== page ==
Types of Errors in C language

Error/Bug: Error is a mistake/bug in the program which makes the behavior of the program abnormal. So, the errors must be removed from the program for the successful execution of the program. Programming errors are also known as the bugs. These errors are detected either during the time of compilation or execution.

Debugging: The process of removing these bugs/errors is known as debugging.

Types of Errors: There are mainly four types of errors in C programming.

  1. Syntax error
  2. Semantic error
  3. Run-time error
  4. Logical error

Syntax Error: Syntax errors occur when a programmer makes mistakes in typing the code’s syntax correctly. In other words, syntax errors occur when a programmer does not follow the set of rules defined for the syntax of C language.

Syntax errors are sometimes also called compilation errors because they are always detected by the compiler. Generally, these errors can be easily identified and rectified by programmers. The most commonly occurring syntax errors in C language are:

  1. Missing semi-colon (;)
  2. Missing paranthesis({})
  3. Assigning value to a variable without declaring it

Let’s take an example:


Semantic Error: Errors that occur because the compiler is unable to understand the written code are called Semantic Errors. A semantic error will be generated if the code makes no sense to the compiler, even though it is syntactically correct. It is like using the wrong word in the wrong place in the English language. For example, adding a string to an integer will generate a semantic error.

When we have an expression on the left hand side of an assignment operator (=), the program generates a semantic error. Even though the code is syntactically correct, the compiler does not understand the code.

Run Time Error: Errors that occur during the execution (or running) of a program are called Run Time Errors. These errors occur after the program has been compiled successfully. When a program is running, and it is not able to perform any particular operation, it means that we have encountered a run time error. Run time errors can be a little tricky to identify because the compiler cannot detect these errors. They can only be identified once the program is running. Some of the most common run time errors are: number not divisible by zero, array index out of bounds, string index out of bounds, etc. Run time errors can occur because of various reasons. Some of the reasons are:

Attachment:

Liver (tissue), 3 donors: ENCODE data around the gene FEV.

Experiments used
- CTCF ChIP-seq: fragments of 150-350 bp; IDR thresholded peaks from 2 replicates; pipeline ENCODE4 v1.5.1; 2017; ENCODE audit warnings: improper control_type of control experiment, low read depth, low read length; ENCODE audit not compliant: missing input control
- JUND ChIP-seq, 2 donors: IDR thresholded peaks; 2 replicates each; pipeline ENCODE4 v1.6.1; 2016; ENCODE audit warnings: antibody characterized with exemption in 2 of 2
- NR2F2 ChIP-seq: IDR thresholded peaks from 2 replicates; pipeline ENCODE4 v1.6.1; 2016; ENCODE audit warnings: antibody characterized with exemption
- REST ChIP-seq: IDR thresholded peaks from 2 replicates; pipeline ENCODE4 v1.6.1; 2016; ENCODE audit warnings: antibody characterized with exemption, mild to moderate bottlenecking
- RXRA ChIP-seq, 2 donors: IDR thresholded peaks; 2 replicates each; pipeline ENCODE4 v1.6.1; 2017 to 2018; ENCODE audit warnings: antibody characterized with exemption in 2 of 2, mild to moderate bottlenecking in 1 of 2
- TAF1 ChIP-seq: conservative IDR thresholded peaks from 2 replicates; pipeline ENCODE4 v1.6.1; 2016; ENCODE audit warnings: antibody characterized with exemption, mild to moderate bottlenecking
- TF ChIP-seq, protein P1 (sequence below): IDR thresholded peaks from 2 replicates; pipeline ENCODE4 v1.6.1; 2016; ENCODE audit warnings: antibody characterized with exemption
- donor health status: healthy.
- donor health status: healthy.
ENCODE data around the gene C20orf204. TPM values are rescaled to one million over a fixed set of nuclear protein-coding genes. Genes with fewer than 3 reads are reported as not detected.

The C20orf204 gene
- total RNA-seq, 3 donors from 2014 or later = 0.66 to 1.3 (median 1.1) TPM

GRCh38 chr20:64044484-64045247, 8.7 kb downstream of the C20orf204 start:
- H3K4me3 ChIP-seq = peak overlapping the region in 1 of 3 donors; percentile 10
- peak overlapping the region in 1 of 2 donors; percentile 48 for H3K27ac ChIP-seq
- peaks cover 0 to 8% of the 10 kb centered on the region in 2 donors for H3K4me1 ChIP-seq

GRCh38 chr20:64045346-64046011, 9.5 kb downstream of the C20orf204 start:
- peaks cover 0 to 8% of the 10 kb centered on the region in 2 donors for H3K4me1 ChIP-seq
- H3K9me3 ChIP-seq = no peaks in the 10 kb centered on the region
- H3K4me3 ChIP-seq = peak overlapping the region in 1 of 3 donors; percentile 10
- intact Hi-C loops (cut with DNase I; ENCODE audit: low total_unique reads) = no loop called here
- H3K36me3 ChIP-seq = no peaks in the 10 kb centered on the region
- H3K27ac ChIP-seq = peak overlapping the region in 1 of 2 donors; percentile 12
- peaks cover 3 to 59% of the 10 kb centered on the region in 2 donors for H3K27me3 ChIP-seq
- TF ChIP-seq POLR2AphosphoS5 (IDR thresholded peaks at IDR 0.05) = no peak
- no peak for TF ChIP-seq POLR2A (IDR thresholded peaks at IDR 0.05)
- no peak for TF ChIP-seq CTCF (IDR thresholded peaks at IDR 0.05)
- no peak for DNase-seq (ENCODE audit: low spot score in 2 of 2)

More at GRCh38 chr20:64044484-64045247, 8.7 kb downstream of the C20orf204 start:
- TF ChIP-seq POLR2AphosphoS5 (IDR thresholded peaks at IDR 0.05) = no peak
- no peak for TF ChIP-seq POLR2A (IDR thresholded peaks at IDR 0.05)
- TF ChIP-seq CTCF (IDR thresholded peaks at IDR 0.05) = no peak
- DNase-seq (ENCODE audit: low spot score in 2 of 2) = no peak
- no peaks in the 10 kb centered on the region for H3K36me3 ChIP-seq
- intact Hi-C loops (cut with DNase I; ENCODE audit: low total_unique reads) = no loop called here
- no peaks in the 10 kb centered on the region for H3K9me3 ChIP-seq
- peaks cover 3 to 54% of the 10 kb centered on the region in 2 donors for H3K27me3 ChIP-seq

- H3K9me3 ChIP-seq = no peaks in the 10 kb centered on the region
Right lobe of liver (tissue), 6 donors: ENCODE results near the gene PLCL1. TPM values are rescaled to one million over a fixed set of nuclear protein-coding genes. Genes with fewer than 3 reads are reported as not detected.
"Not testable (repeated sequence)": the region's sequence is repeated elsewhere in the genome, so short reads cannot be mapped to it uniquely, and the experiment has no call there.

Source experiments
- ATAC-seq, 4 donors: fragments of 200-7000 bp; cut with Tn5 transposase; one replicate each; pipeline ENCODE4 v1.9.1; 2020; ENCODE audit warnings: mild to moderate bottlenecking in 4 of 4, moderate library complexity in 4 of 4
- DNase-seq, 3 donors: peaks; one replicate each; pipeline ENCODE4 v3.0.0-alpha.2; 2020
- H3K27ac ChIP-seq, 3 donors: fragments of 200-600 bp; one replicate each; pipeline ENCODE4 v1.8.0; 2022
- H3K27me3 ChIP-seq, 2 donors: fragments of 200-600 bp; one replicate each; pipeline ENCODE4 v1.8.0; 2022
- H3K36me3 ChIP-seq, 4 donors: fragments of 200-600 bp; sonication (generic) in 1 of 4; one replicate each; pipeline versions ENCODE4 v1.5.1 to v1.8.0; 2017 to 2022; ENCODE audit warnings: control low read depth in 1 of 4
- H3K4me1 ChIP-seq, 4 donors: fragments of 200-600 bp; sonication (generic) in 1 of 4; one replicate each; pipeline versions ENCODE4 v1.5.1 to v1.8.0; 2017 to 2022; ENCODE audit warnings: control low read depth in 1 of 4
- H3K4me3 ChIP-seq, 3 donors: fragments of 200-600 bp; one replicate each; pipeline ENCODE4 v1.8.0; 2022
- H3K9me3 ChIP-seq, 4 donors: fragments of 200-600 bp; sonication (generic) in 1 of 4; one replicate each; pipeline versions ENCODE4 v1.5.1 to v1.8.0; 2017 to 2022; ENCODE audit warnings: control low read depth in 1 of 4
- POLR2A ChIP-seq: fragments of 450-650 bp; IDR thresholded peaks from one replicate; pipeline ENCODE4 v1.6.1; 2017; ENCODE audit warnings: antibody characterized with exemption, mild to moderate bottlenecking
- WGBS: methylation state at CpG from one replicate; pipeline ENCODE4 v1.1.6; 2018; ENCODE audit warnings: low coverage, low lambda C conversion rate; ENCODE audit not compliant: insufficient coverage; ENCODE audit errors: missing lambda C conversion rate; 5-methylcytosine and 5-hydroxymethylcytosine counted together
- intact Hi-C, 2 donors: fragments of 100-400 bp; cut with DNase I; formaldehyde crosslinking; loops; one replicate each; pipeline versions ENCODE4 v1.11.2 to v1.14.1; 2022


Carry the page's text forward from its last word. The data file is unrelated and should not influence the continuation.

1. Mistakes in the Code: Let us say during the execution of a while loop, the programmer forgets to enter a break statement. This will lead the program to run infinite times, hence resulting in a run time error.
  2. Memory Leaks: If a programmer creates an array in the heap but forgets to delete the array’s data, the program might start leaking memory, resulting in a run time error.
  3. Mathematically Incorrect Operations:  Dividing a number by zero, or calculating the square root of -1 will also result in a run time error.
  4. Undefined Variables: If a programmer forgets to define a variable in the code, the program will generate a run time error.

Logical Error: Sometimes, we do not get the output we expected after the compilation and execution of a program. Even though the code seems error free, the output generated is different from the expected one. These types of errors are called Logical Errors. Logical errors are those errors in which we think that our code is correct, the code compiles without any error and gives no error while it is running, but the output we get is different from the output we expected.

INF signifies a division by zero error. In the above example, at line 8, we wanted to check whether the variable b was equal to zero. But instead of using the equal to comparison operator (==), we use the assignment operator (=). Because of this, the if statement became false and the value of b became 0. Finally, the else clause got executed.

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